What are the different ways in which I can appoint Attorneys?
There are a number of options to consider when you have decided to appoint more than one attorney on your LPA. The main three options are:
- Jointly and Severally
- Jointly on some and Jointly and Severally on others
Many clients start with the assumption that appointing their attorneys jointly is best as it feels fair and right, particularly where it is their children as they'd like them to work with each other. The danger with Jointly is that it literally means "all or nothing" and the best way to see how this is a problem is to look at an example. Lets say you have three children who you appoint as attorneys and appoint jointly, since setting it up one has moved to Australia. The other two children live fairly close and are on hand to help you with a task when needed. Lets say the task was to sell the house because you have lost capacity, being appointed jointly, the only way this can be done is if all attorneys make that decision together. In this example it would perhaps involve the child in Australia flying home to sign the forms and be present for the necessary processes. At worst it would significantly slow things down by having to use international post. What about smaller jobs? Are they going to come all the way back from Australia for one decision? This would be very unlikely and mean that the LPA is effectively useless.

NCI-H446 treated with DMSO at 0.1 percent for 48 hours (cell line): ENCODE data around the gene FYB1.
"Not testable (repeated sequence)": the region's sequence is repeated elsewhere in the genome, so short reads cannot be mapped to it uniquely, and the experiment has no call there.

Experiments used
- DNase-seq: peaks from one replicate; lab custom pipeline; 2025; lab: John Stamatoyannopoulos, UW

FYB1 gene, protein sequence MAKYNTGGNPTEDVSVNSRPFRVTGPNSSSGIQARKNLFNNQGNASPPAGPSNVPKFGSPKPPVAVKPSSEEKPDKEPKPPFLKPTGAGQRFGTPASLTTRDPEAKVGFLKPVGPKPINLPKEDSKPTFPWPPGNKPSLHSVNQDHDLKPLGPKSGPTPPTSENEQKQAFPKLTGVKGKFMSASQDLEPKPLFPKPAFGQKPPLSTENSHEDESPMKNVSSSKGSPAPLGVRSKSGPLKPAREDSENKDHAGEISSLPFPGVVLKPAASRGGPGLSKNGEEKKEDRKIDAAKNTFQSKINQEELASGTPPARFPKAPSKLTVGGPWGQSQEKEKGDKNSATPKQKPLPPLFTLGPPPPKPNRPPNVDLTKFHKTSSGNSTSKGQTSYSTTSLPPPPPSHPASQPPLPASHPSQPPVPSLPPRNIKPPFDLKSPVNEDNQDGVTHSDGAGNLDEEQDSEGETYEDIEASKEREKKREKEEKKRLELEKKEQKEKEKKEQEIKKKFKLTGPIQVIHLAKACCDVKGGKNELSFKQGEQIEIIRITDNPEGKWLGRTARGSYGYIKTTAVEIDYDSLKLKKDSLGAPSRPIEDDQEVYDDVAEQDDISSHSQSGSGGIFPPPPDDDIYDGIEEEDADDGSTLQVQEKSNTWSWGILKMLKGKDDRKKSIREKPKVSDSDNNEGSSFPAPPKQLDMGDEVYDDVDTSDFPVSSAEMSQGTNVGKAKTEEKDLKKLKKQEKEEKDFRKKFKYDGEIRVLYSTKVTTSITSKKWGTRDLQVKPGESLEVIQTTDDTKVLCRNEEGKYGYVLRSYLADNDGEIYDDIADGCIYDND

Perhaps even more worrying is if one of the your attorneys became very unwell and can't be present for a decision, again nothing could be done by the other two. What if the absolute worst happens and one of the three passes away? In any of those situations, obviously, a three-way joint decision would be impossible and so the LPA becomes redundant.
You could be forgiven for wondering if one person is unwell or have passed away, couldn't you just knock them off the list of attorneys? Sadly that isn't possible with LPAs where attorneys are appointed jointly, to reiterate it really is all or nothing.
Jointly and Severally
The main alternative is "jointly and severally" which is without a doubt my preferred one. I always advise my clients to go for jointly and severally unless there's a really specific reason they should go for jointly.
Jointly and severally is pretty much as it sounds. Your attorneys can act together or apart so if only one is available its absolutely fine and things can keep moving. To use the above example with one of the children in Australia and lets say one is unwell in hospital, the one remaining attorney will still be able to make whatever decisions are necessary. I believe therefore that jointly and severally is by far the most sensible and flexible option.
Jointly on some decisions and Jointly & Severally on others
The final options is an amalgamation of the first two and so is pretty much self explanatory. It might be just the odd area where you wish for your Attorneys to be joint, for example decisions on any assets worth over £10k. Again though any area where you're appointing the attorneys jointly will opening yourself up to the risks mentioned above.